Are you investing the right way?

When we are young, we are taught in science classes that you should develop a theory, test it and see what the evidence shows. If the evidence is convincing, the theory is assumed to be correct.

If you continue to test your theory, you will gather more evidence. Over a long period of time, greater evidence should make you more confident in your theory.

In investing, the theory that most actively managed mutual funds and money managers do not consistently beat their respective benchmarks has been repeatedly been tested. The evidence is conclusive, over a long period of time and by many studies. (An actively managed mutual fund is one in which a manager picks stocks based on their research and predictions of the future.)

“Measure for Measure, Index Funds Rule,” in Sunday’s New York Times Business Section, highlighted more evidence. In his “Strategies” column, Jeff Sommer provided very convincing data based on the research studies performed by S&P Dow Jones Indices. This again confirms that our firm’s investment philosophy is more effective than using actively managed mutual funds. Some of the highlights:

  • Over the three years ended December, 2014, the S&P 1500 beat 76.8% of the actively managed US stock funds.
  • Over the five years, the index beat 80.8% of the actively managed US funds.
  • Over 10 years, the index beat 76.5% of the actively managed US funds.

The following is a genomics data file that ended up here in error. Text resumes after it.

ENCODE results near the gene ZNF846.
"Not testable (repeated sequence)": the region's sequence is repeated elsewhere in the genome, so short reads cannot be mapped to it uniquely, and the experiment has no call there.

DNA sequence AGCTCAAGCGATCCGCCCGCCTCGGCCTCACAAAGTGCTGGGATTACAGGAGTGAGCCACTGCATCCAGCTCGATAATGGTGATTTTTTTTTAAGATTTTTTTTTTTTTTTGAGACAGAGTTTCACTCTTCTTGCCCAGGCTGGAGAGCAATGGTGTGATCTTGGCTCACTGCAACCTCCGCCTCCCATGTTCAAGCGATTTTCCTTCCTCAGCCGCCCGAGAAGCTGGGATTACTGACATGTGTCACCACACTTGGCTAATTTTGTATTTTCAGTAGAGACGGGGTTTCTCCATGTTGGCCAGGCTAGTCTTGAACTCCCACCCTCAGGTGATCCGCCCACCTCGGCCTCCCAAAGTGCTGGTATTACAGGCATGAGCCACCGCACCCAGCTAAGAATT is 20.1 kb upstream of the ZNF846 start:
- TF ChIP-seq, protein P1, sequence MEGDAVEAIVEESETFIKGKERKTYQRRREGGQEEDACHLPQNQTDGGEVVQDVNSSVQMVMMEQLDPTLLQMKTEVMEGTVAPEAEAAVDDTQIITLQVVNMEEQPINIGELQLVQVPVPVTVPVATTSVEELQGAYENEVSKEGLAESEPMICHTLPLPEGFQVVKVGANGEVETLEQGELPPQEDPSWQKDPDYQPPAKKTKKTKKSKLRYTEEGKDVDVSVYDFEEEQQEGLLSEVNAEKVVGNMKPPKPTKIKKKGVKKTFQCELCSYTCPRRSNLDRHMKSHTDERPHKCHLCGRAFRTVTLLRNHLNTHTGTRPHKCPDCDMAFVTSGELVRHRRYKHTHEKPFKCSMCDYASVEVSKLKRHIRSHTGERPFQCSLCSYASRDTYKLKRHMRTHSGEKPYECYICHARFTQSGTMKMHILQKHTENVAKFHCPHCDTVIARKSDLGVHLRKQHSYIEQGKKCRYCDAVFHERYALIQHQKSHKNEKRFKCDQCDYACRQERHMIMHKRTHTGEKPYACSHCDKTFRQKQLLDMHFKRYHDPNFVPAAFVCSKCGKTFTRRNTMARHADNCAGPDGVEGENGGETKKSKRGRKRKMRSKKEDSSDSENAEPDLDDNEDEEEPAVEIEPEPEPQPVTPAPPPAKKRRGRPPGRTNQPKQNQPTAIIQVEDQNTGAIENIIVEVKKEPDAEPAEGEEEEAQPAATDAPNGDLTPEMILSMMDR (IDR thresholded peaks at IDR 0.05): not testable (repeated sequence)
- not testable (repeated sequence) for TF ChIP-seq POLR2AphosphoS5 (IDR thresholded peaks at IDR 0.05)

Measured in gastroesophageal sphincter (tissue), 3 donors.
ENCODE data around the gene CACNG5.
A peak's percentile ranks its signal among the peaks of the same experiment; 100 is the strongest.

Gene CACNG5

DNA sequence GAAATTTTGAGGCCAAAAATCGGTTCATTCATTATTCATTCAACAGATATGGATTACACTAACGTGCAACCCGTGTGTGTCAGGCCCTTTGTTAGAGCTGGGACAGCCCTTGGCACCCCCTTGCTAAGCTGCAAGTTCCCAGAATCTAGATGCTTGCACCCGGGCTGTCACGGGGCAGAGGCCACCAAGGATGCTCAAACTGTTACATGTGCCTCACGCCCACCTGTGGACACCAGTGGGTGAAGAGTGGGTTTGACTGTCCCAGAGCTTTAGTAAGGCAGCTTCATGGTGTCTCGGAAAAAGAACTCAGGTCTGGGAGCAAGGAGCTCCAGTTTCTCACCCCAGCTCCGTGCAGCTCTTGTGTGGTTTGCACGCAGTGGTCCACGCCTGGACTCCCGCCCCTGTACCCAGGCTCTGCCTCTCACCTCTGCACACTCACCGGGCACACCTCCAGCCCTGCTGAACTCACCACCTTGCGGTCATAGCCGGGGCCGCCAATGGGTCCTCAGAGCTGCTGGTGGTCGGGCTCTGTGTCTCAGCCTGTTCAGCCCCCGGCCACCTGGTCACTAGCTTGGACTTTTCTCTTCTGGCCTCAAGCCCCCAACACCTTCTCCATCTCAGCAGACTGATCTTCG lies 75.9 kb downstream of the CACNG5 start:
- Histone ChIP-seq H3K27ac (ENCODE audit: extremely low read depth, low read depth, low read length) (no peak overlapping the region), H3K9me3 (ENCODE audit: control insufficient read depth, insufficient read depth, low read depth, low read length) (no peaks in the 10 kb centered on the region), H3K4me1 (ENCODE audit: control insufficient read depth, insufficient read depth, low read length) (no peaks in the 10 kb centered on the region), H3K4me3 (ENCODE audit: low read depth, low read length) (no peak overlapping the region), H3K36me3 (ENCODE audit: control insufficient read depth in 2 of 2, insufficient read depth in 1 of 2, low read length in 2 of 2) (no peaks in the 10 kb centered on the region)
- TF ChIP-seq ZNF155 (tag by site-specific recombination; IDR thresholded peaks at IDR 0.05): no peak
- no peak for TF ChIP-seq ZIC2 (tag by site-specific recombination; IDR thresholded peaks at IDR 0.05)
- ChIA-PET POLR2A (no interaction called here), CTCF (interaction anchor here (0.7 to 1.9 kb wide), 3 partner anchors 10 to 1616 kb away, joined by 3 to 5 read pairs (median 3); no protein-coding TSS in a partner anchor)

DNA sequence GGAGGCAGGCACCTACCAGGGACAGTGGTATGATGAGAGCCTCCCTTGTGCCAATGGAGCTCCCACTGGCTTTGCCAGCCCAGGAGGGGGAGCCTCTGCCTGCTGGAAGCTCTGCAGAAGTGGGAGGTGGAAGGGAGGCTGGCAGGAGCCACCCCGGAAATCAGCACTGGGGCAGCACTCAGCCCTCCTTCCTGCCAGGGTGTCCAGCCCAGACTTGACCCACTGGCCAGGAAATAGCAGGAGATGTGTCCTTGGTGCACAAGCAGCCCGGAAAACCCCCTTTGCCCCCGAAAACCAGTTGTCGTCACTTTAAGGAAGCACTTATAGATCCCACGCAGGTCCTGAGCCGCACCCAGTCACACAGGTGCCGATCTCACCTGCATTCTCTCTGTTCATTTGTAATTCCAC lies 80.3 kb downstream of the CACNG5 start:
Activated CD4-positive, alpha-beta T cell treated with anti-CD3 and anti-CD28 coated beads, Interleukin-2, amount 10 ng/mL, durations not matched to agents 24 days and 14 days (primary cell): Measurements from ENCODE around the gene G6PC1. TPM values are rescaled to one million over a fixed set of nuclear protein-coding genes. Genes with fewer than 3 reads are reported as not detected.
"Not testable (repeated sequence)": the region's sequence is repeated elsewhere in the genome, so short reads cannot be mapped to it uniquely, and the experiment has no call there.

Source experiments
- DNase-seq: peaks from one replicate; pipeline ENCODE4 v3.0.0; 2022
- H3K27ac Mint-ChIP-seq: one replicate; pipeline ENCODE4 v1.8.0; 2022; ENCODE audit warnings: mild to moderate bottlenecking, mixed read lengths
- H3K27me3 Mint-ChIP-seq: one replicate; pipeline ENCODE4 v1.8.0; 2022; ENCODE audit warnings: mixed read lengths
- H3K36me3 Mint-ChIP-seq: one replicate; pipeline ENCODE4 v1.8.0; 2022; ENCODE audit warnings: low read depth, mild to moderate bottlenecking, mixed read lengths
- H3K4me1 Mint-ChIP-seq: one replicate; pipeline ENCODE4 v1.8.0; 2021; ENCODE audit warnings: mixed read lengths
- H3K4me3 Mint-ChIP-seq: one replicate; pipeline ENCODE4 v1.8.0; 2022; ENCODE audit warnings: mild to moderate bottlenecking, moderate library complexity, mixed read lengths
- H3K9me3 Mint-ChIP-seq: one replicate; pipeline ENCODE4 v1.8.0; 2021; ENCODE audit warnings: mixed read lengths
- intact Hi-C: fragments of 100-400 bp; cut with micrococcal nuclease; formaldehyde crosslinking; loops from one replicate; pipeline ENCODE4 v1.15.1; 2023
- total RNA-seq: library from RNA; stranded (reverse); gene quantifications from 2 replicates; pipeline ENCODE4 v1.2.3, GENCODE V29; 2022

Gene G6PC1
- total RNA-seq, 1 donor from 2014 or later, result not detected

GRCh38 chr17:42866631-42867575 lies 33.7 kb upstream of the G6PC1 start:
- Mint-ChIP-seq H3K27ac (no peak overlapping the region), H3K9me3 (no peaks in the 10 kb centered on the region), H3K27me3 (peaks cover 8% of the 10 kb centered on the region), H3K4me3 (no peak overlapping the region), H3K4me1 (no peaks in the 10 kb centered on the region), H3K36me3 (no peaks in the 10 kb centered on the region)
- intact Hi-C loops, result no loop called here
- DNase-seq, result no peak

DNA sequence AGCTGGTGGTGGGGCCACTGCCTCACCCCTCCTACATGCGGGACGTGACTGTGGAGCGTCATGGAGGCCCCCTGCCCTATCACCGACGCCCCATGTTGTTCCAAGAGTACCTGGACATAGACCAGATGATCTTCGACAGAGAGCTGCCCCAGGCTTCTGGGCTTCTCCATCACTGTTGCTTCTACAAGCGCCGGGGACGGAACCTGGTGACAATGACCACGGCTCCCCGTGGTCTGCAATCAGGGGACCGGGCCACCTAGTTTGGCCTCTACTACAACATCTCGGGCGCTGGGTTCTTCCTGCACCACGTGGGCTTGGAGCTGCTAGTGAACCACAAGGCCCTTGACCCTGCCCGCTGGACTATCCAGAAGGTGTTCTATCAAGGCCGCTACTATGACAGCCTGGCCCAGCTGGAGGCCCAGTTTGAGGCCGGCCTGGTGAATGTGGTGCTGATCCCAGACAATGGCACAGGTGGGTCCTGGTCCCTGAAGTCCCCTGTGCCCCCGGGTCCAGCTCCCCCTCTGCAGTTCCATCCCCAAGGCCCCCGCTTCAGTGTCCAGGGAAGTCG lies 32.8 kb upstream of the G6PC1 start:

Sommer concludes that “this underperformance (by actively managed money managers) has persisted year after year.”

Since our firm’s inception, we have consistently recommended very low cost index-like funds. The senior director of global research at S&P Dow Jones said “fund cost is the most important single factor predicting performance. It makes it harder to beat index funds, which tend to be cheaper.”

Sommer finished his column with this statement: “Some funds do beat the indexes each year. But, costs aside, it’s exceedingly difficult to pick the funds that will outperform in the future. Whether investors should even try remains an open question.”

This study, and many like it, continue to provide real-world evidence that to design a successful investment portfolio, you should structure a globally diversified portfolio based on the core principles that we adhere to.

This should give our clients confidence.

If you are not a client, and you are using actively managed mutual funds, should you be questioning your investment strategy? What more compelling evidence do you need to change?


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